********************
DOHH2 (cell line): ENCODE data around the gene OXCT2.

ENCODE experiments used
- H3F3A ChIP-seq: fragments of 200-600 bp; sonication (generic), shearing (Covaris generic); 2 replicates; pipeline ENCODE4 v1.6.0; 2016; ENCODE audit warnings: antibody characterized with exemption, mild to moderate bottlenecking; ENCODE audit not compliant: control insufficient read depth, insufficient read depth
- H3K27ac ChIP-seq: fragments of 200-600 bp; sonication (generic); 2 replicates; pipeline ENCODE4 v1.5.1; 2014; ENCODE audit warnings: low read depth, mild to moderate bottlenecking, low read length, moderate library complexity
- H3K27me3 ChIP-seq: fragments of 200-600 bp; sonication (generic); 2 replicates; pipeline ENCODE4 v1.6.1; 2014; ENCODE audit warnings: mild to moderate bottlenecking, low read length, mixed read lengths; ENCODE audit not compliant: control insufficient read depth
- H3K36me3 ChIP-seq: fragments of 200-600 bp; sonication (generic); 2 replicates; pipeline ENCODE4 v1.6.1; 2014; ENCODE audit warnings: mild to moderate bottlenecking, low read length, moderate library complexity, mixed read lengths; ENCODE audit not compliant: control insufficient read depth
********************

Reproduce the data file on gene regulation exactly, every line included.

DOHH2 (cell line): ENCODE data around the gene OXCT2.

ENCODE experiments used
- H3F3A ChIP-seq: fragments of 200-600 bp; sonication (generic), shearing (Covaris generic); 2 replicates; pipeline ENCODE4 v1.6.0; 2016; ENCODE audit warnings: antibody characterized with exemption, mild to moderate bottlenecking; ENCODE audit not compliant: control insufficient read depth, insufficient read depth
- H3K27ac ChIP-seq: fragments of 200-600 bp; sonication (generic); 2 replicates; pipeline ENCODE4 v1.5.1; 2014; ENCODE audit warnings: low read depth, mild to moderate bottlenecking, low read length, moderate library complexity
- H3K27me3 ChIP-seq: fragments of 200-600 bp; sonication (generic); 2 replicates; pipeline ENCODE4 v1.6.1; 2014; ENCODE audit warnings: mild to moderate bottlenecking, low read length, mixed read lengths; ENCODE audit not compliant: control insufficient read depth
- H3K36me3 ChIP-seq: fragments of 200-600 bp; sonication (generic); 2 replicates; pipeline ENCODE4 v1.6.1; 2014; ENCODE audit warnings: mild to moderate bottlenecking, low read length, moderate library complexity, mixed read lengths; ENCODE audit not compliant: control insufficient read depth